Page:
SEC­OND-SEA­SON

Mur­ray, Lock, Stid­ham are among group poised to break out in 2020

Richmond Times-Dispatch - - SPORTS - BY C.J. DOON The Bal­ti­more Sun

MON­DAY, JUNE 1, 2020

For all the ex­cite­ment sur­round­ing rook­ies when they en­ter the NFL, it’s rare to see them make an im­me­di­ate im­pact on the field. It takes time for play­ers to learn the play­book, adapt to life out of col­lege and ad­just to the speed of the pro­fes­sional game — even for su­per­stars such as reign­ing most valu­able player La­mar Jack­son.

As the NFL works to­ward open­ing train­ing camps amid the coro­n­avirus pan­demic, here’s a look at the of­fen­sive play­ers picked in the 2019 draft who could take a big step for­ward this sea­son:

ANALYSIS

• • •

Car­di­nals quar­ter­back Kyler Mur­ray: After Patrick Mahomes and La­mar Jack­son turned into MVP win­ners in their sec­ond sea­sons, many are ex­pect­ing Mur­ray to make a sim­i­lar jump. The for­mer No. 1 over­all pick was named of­fen­sive rookie of the year after to­tal­ing 4,266 yards from scrimmage (3,722 passing, 544 rush­ing) and scor­ing 24 touch­downs (20 passing, four rush­ing), and he should put up even bet­ter num­bers this year after the Car­di­nals ac­quired star re­ceiver DeAn­dre Hop­kins from the Hous­ton Tex­ans. Ari­zona also brought back vet­eran re­ceiver Larry Fitzgerald and run­ning back Kenyan Drake, giv­ing Mur­ray ev­ery­thing he needs to take off in Year 2 lead­ing coach Kliff Kings­bury’s of­fense.

Bron­cos quar­ter­back Drew Lock: Lock might have been the big­gest win­ner of the off­sea­son. The Bron­cos not only im­proved their of­fen­sive line, sign­ing guard Gra­ham Glas­gow and draft­ing in­te­rior line­men Lloyd Cushen­berry III and Ne­tane Muti, but sur­rounded Lock with an en­tic­ing group of play­mak­ers. Den­ver drafted wide re­ceivers Jerry Jeudy and K.J. Ham­ler with their first two picks and later added ath­letic tight end Al­bert Ok­wueg­bunam to go with

Pro Bowl re­ceiver Court­land Sut­ton and bud­ding tight end Noah Fant. Lock is in po­si­tion to be one of the league’s most pro­duc­tive quar­ter­backs thanks to the work done this off­sea­son by gen­eral man­ager John El­way.

Pa­tri­ots quar­ter­back Jarett Stid­ham: As ESPN’s Bill Barn­well pointed out, Stid­ham is ex­pected to be just the sec­ond quar­ter­back in NFL his­tory who was drafted after the 100th pick and started zero games as a rookie be­fore start­ing Week 1 the fol­low­ing sea­son, join­ing the Bron­cos’ Trevor Siemian. Stid­ham, a fourth-round pick, at­tempted just four passes as a rookie, in­clud­ing an in­ter­cep­tion. But the Pa­tri­ots didn’t draft a quar­ter­back in April and ne­glected to sign or trade for an es­tab­lished vet­eran, only giv­ing jour­ney­man Brian Hoyer a one-year deal. Stid­ham was a highly sought four-star re­cruit in Texas who played well as a fresh­man at Bay­lor in 2015 be­fore trans­fer­ring to Auburn, where he failed to live up to high ex­pec­ta­tions but still threw 36 touch­down passes in two sea­sons. He brings mo­bil­ity to the po­si­tion, some­thing the Pa­tri­ots haven’t had with Tom Brady, and could sur­prise un­der the tute­lage of fu­ture Hall of Fame coach Bill Belichick.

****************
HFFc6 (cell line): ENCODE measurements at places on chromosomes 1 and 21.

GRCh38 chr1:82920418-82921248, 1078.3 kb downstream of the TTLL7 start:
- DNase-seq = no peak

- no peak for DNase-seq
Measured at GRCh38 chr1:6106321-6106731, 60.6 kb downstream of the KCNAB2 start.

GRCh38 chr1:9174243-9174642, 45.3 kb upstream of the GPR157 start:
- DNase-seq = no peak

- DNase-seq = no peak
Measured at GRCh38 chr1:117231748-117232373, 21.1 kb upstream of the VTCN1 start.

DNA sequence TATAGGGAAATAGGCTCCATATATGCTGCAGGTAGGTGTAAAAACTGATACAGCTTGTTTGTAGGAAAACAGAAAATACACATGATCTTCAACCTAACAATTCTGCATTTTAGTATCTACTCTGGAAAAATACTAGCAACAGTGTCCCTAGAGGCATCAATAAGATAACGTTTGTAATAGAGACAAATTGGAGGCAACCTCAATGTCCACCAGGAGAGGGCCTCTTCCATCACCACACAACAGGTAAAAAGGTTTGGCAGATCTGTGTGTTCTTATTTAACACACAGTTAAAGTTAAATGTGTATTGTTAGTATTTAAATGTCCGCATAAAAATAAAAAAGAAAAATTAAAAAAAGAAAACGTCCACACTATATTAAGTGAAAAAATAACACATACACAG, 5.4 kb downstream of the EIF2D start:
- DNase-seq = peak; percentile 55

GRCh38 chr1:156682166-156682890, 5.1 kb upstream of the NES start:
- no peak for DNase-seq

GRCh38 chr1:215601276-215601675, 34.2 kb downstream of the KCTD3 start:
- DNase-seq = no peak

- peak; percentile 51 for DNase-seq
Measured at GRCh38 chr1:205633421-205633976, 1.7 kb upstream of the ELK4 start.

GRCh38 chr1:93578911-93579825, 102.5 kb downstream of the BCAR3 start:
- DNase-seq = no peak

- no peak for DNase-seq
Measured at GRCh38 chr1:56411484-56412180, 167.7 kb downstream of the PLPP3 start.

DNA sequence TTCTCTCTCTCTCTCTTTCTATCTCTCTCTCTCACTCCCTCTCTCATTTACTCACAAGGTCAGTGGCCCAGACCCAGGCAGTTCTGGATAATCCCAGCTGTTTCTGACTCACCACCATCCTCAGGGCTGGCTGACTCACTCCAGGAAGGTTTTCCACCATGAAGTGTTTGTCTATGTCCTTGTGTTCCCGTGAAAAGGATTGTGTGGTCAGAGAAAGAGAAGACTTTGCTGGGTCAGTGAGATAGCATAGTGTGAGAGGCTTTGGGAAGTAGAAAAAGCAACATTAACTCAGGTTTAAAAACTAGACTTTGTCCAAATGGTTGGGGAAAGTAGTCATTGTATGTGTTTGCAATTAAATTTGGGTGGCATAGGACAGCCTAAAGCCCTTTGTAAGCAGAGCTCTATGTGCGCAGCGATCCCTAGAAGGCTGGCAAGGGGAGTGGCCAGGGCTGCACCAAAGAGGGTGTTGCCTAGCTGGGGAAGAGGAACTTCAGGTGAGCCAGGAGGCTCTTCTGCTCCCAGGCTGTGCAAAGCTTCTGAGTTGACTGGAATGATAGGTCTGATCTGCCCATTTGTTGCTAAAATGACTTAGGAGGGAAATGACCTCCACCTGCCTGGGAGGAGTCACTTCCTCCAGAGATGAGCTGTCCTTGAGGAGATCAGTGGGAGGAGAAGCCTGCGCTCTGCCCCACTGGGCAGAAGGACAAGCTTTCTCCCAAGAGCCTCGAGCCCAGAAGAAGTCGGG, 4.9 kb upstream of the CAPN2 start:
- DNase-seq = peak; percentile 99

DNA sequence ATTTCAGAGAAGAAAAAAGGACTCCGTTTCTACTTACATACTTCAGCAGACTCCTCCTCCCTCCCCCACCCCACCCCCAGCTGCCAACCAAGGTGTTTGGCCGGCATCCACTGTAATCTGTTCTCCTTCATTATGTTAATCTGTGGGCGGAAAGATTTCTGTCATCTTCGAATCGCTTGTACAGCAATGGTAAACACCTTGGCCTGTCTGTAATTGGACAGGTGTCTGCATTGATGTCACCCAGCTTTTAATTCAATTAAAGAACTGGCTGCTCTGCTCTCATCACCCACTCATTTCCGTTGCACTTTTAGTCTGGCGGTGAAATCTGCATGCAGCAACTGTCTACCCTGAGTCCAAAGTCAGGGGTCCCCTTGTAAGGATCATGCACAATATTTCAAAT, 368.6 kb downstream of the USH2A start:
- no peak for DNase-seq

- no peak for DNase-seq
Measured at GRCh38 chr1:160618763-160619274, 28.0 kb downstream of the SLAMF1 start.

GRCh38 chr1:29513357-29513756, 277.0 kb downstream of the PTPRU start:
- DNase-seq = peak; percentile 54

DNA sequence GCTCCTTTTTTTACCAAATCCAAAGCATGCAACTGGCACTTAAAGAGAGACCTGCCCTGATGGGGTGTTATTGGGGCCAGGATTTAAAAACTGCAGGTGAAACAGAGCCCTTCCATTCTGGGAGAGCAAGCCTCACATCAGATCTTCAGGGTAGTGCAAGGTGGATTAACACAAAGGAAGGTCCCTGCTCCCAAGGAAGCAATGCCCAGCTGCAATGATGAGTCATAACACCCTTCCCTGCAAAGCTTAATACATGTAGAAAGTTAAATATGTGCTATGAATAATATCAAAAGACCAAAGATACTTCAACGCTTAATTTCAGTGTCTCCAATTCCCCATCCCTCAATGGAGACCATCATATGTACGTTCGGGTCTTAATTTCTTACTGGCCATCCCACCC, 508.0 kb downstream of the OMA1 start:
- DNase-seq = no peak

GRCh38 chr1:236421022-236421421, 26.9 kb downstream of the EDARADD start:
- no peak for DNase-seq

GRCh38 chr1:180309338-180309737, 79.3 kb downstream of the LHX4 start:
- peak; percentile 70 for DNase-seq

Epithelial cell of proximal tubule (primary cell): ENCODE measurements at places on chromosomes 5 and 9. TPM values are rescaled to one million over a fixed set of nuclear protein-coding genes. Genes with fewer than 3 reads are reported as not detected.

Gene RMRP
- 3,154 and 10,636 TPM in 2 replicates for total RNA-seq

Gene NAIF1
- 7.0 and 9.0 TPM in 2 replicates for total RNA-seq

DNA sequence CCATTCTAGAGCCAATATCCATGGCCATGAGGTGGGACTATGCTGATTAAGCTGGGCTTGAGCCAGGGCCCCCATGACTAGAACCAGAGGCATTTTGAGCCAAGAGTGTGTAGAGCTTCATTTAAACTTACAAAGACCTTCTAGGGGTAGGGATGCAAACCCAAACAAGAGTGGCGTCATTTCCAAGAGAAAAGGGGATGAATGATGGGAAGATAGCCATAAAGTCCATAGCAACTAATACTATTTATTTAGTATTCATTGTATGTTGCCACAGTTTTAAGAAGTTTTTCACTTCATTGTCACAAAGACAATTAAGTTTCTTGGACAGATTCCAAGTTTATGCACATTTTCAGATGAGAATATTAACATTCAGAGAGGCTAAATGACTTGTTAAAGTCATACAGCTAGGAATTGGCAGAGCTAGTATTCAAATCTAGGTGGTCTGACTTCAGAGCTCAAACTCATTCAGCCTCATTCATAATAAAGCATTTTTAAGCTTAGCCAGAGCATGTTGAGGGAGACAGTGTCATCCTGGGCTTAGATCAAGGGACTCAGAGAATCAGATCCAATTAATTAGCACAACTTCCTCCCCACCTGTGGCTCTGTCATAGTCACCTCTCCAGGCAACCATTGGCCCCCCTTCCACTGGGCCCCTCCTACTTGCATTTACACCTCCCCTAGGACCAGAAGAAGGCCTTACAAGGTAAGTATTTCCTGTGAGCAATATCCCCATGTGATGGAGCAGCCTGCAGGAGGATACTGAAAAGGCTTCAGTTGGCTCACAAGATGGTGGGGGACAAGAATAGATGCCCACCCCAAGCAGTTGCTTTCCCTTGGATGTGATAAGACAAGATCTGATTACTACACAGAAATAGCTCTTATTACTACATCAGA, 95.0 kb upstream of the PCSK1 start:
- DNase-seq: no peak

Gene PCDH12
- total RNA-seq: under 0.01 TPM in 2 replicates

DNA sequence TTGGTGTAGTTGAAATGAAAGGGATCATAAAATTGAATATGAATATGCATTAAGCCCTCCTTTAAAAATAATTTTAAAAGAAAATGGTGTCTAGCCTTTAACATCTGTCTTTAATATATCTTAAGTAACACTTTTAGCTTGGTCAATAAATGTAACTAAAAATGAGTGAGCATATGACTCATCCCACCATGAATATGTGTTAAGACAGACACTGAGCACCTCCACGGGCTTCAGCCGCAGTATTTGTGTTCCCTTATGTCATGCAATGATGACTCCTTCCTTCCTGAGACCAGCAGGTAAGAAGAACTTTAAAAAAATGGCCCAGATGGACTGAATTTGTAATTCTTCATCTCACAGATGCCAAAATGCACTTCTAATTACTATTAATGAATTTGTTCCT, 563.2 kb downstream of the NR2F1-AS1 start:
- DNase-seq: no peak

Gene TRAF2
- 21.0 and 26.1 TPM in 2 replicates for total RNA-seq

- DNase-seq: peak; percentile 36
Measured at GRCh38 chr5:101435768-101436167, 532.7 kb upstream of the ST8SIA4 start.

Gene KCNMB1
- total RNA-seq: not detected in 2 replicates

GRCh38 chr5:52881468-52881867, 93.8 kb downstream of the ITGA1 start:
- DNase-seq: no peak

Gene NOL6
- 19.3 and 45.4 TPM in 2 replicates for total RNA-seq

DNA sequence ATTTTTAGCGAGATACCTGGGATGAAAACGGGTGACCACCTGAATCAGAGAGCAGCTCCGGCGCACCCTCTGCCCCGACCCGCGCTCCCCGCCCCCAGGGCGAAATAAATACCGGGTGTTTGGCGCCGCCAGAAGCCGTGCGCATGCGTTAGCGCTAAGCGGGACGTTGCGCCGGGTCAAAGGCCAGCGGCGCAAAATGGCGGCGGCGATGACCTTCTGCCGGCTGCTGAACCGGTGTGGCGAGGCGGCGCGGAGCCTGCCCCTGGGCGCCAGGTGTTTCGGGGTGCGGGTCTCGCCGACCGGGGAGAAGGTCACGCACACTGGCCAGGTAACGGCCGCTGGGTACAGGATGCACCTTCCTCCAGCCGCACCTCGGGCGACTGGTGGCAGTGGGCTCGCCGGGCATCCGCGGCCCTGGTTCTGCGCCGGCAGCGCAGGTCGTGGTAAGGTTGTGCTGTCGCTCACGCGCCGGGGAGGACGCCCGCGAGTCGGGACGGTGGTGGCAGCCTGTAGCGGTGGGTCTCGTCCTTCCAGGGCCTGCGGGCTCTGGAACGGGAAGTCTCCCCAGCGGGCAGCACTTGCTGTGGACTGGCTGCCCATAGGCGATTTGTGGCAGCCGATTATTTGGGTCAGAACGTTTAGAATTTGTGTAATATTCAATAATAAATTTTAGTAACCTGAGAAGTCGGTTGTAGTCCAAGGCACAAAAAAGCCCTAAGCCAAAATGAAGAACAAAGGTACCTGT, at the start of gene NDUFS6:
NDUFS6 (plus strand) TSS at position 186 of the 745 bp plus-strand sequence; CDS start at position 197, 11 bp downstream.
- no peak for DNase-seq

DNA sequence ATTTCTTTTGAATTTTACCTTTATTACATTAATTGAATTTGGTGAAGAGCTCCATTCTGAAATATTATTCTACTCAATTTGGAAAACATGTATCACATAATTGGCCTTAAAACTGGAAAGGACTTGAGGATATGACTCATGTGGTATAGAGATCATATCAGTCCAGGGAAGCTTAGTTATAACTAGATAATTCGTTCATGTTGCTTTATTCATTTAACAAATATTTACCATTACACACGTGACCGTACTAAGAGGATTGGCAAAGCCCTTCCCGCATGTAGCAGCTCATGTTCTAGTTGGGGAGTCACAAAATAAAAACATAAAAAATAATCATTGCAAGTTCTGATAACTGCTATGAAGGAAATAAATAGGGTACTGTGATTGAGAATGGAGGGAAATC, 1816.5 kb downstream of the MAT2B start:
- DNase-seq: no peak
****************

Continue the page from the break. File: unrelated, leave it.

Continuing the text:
Red­skins quar­ter­back Dwayne Hask­ins Jr.: The for­mer Ohio State star had an up-and-down rookie sea­son, com­plet­ing 58.6% of his passes for 1,365 yards with seven touch­downs and seven in­ter­cep­tions. Wash­ing­ton lacked play­mak­ers out­side of rookie sen­sa­tion Terry McLau­rin last sea­son, so the Red­skins drafted run­ning back/re­ceiver An­to­nio Gib­son and re­ceiver An­to­nio GandyGolde­n and brought in

LSU tight end Thad­deus Moss as an un­drafted free agent. Wash­ing­ton still has plenty of holes, es­pe­cially on the of­fen­sive line, but Hask­ins has the tal­ent to be an above-av­er­age starter.

Giants quar­ter­back Daniel Jones: The Giants’ se­lec­tion of Jones at No. 6 over­all in 2019 was widely crit­i­cized, but the for­mer Duke stand­out showed po­ten­tial as a rookie with 24 touch­downs passes in 12

Rams run­ning back Dar­rell Hen­der­son: Hen­der­son bat­tled in­juries and was buried on the depth chart dur­ing his rookie sea­son, rush­ing for just 147 yards and av­er­ag­ing 3.8 yards per carry. But with Todd Gur­ley re­leased, Hen­der­son, a third-round pick, has a chance to earn more car­ries this year. He’ll have to beat out 2020 sec­on­drounder Cam Ak­ers, but the op­por­tu­nity is there to be the lead ball­car­rier in an of­fense that helped turn Gur­ley into a star.

Cow­boys run­ning back Tony Pol­lard: The only way for Pol­lard to truly break out is for starter Ezekiel El­liott to get hurt or for the fourth-round pick to be traded to an­other team, but the for­mer Mem­phis star can still be one of the league’s most ef­fi­cient run­ners. A fourthroun­d pick, Pol­lard qui­etly rushed for 5.3 yards per carry and had 12 runs of 10 yards or more as a rookie. A slightly in­creased work­load could re­sult in a big sea­son in an of­fense that’s shap­ing up to be among the league’s best.

Ea­gles run­ning back Miles San­ders: San­ders was slowed by in­juries as a rookie, but he still had just more than 1,300 yards from scrimmage and six touch­downs. With the Ea­gles of­fense back to full strength with re­ceivers DeSean Jack­son, Al­shon Jef­frey and rookie Jalen Reagor, San­ders has a good chance to im­prove on his rookie num­bers, es­pe­cially if he’s more in­volved in the passing game.